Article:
Until now, motorcycle games and simulators placed a motorcycle or motorcycle-shaped object on a tilting apparatus that allowed the rider to lean to the sides, in an attempt to replicate the two-wheeled experience. One thing that anyone who has ever been on a real motorcycle very quickly realized is that hanging off the side of one of these leaning contraptions meant holding on for dear life, lest they fall right off the side. In real world riding, the forces acting on the rider’s body in a corner hold them up from falling, and at higher cornering speeds, will push the rider quite strongly into the seat of the bike. If a motorcycle simulator is meant to feel anything like real life, these forces would need to be taken into account.

VI-grade simulator patent image.

VI-grade simulator patent image.

Enter VI-grade GmbH, a simulator specialist based in Germany, which has applied for patents on a new motorcycle simulator design that attempts to apply these forces to the rider. The design shown in the patent images shows a full-sized motorcycle attached to a platform, surrounded by cage. Much like flight simulators and the more advanced automotive simulator designs, the VI-grade design relies on hydraulic actuators acting on the motorcycle, but the big difference between this and previous simulators is the apparatus connected directly to the rider. A frame worn by the rider like a backpack is connected to the cage by multiple cords.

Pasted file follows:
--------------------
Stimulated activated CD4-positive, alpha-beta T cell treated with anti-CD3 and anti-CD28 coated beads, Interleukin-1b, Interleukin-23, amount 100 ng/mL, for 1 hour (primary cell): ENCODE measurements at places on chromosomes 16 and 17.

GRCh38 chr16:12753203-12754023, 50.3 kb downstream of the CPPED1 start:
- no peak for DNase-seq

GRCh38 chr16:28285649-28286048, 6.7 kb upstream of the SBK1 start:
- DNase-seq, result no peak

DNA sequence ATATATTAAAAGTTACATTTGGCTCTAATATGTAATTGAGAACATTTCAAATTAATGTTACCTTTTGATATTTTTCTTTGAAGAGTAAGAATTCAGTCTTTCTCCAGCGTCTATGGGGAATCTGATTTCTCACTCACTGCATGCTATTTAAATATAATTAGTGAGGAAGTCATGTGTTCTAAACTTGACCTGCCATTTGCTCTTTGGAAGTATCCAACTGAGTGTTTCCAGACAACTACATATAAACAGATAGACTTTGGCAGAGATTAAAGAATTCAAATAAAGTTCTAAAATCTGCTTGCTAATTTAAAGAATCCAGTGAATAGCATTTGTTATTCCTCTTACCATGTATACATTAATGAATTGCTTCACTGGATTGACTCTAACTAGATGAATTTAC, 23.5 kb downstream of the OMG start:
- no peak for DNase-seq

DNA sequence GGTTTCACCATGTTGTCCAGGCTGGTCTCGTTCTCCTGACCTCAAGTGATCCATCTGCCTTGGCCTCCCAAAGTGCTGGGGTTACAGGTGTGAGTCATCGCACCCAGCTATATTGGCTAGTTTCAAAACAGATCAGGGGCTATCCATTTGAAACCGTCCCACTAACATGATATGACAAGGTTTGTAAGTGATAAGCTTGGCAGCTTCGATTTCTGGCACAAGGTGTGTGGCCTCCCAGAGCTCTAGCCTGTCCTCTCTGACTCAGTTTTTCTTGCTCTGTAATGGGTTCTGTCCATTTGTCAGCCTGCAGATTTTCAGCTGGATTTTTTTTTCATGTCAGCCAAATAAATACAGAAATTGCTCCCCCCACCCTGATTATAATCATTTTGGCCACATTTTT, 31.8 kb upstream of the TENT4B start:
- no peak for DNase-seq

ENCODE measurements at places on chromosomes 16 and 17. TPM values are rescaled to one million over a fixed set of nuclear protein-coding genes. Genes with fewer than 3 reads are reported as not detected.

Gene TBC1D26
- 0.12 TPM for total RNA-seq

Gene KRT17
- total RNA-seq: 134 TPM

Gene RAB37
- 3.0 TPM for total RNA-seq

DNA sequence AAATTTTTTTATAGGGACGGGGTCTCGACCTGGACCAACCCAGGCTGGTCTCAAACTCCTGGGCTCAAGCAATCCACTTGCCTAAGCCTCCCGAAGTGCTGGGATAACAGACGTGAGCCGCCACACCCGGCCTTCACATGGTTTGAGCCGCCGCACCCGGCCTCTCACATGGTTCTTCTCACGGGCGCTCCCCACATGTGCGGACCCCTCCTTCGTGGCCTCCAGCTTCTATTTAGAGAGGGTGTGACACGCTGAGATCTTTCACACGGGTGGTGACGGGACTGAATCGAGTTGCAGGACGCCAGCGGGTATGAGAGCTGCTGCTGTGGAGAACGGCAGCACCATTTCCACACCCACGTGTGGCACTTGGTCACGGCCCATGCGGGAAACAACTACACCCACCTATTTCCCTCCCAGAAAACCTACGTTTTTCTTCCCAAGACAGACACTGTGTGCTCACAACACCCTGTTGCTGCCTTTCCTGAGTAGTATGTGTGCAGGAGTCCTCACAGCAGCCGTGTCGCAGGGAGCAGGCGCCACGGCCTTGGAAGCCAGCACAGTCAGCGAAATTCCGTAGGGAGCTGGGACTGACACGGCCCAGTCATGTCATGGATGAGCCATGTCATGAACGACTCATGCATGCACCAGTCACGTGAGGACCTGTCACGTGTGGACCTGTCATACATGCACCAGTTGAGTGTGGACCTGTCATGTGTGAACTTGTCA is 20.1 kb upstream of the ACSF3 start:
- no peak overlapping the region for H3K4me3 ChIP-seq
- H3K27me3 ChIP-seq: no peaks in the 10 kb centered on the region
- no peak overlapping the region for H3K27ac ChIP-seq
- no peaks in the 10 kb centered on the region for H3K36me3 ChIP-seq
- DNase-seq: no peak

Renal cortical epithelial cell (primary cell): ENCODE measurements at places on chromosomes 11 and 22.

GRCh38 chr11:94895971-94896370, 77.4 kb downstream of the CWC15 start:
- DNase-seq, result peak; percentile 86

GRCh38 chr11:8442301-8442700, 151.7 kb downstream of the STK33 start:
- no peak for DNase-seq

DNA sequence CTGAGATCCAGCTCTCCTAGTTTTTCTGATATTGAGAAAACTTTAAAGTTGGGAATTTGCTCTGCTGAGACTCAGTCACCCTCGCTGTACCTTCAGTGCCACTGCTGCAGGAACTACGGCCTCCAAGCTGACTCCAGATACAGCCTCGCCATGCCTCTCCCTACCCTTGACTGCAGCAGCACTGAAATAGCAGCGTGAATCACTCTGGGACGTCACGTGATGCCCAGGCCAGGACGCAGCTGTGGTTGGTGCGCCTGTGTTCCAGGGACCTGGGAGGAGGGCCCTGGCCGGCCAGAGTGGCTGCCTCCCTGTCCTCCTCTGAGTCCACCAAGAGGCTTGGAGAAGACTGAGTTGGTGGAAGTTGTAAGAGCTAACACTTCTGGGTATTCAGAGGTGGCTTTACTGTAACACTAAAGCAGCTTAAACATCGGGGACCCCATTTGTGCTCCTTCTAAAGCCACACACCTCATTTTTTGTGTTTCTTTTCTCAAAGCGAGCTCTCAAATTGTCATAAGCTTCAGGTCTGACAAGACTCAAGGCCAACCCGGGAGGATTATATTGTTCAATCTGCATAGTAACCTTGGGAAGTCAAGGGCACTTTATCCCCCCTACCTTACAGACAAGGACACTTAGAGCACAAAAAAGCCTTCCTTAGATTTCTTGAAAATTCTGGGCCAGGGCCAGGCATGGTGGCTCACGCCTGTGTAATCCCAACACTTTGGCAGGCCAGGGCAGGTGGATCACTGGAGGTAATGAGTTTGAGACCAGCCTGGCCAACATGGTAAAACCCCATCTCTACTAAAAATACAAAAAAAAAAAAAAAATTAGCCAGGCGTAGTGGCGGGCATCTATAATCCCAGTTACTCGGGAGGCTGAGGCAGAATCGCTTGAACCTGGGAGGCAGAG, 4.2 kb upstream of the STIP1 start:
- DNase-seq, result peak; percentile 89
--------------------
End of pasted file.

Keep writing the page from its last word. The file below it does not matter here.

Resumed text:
VI-grade simulator with rider leaned over.

VI-grade simulator with rider leaned over.

By pulling on these cords, the simulator is able to replicate the various forces felt by a rider when leaning, braking, and accelerating, making the experience far more realistic. Presumably, the rider will no longer have to hold on tight when leaned over to prevent them from falling off the side, and will feel the pull of forces when accelerating and braking.

Combined with a large screen to project the moving images of the track or road, this simulator will be the closest thing to a real riding experience yet available. Potential applications range from manufacturers testing new ideas, to race teams trying to get an off-season edge.

Sources: cycleworld.com, vi-grade.com

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